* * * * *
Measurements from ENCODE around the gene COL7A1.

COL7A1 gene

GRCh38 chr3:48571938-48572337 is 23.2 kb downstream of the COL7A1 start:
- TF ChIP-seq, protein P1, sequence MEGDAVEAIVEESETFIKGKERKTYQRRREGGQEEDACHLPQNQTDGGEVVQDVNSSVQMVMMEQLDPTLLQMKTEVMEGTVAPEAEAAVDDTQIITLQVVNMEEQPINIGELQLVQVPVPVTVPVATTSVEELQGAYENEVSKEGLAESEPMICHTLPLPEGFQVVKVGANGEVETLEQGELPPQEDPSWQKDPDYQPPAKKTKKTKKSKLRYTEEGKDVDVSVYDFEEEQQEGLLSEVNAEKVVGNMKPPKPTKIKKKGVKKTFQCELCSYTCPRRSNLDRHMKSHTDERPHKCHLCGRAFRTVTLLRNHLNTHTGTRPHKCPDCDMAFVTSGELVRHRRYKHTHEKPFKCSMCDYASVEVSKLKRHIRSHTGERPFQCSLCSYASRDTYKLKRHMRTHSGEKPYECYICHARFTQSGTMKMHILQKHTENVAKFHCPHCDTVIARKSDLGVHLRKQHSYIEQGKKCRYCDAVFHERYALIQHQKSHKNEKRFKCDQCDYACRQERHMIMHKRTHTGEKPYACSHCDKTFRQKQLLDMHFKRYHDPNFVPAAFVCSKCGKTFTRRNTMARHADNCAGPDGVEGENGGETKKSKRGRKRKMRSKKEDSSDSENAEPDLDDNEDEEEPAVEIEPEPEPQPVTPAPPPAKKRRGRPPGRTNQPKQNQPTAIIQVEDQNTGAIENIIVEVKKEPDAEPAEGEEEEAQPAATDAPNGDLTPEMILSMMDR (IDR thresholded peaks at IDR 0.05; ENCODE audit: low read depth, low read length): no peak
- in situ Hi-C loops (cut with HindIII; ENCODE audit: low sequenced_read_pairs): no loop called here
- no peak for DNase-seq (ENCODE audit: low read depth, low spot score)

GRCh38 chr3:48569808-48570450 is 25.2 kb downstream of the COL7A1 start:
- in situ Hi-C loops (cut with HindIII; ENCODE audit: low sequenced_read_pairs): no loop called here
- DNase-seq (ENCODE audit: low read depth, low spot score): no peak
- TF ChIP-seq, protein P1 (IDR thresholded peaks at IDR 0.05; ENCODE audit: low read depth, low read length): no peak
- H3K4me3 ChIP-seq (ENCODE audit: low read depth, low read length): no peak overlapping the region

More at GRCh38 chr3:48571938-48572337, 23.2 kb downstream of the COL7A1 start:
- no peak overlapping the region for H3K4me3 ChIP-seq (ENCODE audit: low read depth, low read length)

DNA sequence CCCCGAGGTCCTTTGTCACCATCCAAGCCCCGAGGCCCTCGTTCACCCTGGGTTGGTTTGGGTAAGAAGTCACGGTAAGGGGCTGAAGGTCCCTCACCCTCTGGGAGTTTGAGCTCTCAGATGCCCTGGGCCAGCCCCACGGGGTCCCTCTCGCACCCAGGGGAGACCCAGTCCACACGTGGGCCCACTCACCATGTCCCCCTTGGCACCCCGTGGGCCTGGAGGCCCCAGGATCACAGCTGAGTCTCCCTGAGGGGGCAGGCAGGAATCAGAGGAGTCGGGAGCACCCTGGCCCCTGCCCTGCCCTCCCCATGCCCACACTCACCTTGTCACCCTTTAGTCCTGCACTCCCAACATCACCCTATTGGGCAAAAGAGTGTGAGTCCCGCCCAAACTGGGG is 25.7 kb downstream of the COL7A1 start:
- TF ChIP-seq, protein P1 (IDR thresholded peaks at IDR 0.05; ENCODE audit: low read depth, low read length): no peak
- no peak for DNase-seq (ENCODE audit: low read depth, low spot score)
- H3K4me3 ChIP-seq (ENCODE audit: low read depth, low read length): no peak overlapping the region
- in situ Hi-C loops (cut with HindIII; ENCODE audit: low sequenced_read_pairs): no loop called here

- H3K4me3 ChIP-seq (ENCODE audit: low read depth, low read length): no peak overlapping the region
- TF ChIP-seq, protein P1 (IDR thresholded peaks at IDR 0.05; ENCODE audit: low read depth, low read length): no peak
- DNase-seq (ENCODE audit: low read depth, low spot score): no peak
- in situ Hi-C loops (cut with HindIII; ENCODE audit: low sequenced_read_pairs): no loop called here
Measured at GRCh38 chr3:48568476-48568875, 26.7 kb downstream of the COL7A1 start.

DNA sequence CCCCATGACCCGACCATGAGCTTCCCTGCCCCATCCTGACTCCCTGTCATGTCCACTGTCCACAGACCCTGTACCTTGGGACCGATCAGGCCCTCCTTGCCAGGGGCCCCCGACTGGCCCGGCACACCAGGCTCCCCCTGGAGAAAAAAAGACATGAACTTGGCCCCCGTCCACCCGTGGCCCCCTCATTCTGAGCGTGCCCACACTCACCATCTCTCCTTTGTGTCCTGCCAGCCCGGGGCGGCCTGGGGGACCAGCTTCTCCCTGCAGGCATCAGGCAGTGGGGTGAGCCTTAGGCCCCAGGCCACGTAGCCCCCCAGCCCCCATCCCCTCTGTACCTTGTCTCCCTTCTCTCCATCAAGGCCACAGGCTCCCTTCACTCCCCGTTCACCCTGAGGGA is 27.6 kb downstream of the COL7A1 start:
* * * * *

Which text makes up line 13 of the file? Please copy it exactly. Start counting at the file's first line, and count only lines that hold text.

- no peak overlapping the region for H3K4me3 ChIP-seq (ENCODE audit: low read depth, low read length)